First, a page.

Christoph Clavius (1537–1612)
The Jesuit mathematician and astronomer Christopher Clavius was born in Bamberg, Germany in 1537. Clavius joined the Jesuit order as a young man, and studied at Coimbra. Clavius was one of the major architects of the Gregorian calendar reform of 1582 and remained professor of mathematics at the Jesuit's Collegio Romano until his death on February 6, 1612.
In 1570 Clavius wrote what was to become one of the most influential textbooks on astronomy of its day, in the form of a commentary on the so-called Spheres of Sacrobosco (see "Clavius' Spheres" below). In the Catholic world, this was the textbook for three generations of astronomers, including Galileo Galilei, and most particularly for Jesuit astronomers throughout the world. In later editions of his book, Clavius had a favorable opinion of the Copernican system as a mathematical model, but to the end of his life he rejected its physical reality. Until Galileo's condemnation in 1633, this was also the official position of the Roman ecclesiastic authorities.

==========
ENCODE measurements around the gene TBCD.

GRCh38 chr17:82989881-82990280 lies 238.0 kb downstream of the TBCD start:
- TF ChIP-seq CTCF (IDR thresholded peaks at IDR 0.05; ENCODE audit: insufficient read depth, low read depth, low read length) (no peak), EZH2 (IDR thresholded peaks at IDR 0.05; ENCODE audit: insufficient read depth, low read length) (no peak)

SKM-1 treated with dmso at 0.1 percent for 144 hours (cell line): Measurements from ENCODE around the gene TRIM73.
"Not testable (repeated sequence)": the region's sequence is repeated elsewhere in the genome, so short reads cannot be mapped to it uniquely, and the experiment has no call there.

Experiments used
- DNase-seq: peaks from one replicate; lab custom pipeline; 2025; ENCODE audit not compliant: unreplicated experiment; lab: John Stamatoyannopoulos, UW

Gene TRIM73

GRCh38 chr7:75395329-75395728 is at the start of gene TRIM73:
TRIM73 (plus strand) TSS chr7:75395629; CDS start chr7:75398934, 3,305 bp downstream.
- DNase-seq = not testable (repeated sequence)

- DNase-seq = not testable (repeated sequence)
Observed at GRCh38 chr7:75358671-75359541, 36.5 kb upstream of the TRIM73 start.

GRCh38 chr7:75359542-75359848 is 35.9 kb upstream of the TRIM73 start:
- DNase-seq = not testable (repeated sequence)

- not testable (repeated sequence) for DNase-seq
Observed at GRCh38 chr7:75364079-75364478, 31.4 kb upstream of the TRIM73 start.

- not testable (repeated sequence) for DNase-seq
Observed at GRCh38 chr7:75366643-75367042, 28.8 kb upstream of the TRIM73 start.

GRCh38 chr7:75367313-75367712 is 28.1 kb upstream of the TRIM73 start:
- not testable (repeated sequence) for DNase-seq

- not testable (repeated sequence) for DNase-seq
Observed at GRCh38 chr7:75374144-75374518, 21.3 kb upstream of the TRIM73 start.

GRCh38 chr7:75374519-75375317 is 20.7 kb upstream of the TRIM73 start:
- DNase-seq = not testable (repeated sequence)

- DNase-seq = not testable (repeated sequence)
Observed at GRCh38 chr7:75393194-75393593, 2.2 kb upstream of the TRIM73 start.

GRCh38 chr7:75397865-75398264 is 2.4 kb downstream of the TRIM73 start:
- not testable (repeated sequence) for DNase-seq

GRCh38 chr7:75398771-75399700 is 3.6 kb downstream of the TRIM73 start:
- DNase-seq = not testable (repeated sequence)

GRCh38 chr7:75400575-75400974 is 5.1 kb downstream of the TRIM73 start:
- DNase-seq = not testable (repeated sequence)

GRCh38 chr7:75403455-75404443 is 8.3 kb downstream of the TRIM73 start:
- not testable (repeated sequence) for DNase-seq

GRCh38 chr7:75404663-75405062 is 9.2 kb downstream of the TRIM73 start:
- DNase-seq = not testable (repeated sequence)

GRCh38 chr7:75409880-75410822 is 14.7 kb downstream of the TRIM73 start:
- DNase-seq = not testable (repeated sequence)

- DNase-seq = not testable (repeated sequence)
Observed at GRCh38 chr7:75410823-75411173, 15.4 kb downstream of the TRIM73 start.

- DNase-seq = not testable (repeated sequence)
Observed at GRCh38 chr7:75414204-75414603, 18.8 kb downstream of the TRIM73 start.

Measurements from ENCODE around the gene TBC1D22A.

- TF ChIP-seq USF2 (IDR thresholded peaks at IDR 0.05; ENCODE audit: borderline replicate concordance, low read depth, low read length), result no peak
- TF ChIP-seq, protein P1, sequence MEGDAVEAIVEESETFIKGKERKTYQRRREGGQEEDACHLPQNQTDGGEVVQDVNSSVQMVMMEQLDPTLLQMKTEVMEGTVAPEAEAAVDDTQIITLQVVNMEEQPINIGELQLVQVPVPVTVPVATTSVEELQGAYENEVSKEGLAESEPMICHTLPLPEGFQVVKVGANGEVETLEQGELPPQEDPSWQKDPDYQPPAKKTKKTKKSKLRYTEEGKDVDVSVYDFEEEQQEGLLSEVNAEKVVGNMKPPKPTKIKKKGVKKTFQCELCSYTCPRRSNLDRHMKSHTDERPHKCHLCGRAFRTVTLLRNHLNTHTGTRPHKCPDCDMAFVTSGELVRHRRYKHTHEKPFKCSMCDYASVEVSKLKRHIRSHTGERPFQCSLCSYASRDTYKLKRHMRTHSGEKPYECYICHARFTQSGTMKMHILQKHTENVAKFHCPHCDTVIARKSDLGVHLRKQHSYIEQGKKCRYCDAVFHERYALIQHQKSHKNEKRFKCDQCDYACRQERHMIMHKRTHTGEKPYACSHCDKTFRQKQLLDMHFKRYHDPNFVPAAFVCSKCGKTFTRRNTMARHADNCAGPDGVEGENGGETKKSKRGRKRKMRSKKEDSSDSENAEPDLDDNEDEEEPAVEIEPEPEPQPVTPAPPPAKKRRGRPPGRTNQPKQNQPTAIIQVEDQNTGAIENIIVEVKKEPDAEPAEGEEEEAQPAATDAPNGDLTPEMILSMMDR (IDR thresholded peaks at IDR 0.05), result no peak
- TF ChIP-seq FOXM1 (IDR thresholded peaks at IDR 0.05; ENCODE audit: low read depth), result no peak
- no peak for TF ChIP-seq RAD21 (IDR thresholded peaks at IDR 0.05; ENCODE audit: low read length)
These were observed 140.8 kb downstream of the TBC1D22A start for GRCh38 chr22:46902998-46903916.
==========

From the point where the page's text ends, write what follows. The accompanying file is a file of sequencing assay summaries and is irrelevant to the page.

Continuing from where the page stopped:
Clavius was chief astronomer at the Jesuit's Collegio Romano at the time of Galileo's first telescopic discoveries, and was still quite active despite his advancing age. He had a favorable view of the physical reality of most of these telescopic observations. His doing so effectively silenced the first wave of opposition to Galileo. He did not agree with all of Galileo's interpretations however, and in particular remained staunchly opposed to the notion of mountains on the Moon.
“Clavius' Spheres,” along with his influential commentary on “Euclid's Elements,” was regularly reprinted for many decades after his death in 1612. The book is basically a presentation of Ptolemaic astronomy, although in later editions the "Tychonian" and "Copernican" planetary systems are also discussed.
Lattis, J. 1994, Between Copernicus and Galileo: Christopher Clavius and the collapse of Ptolemaic Astronomy (Chicago: The University of ChicagoPress).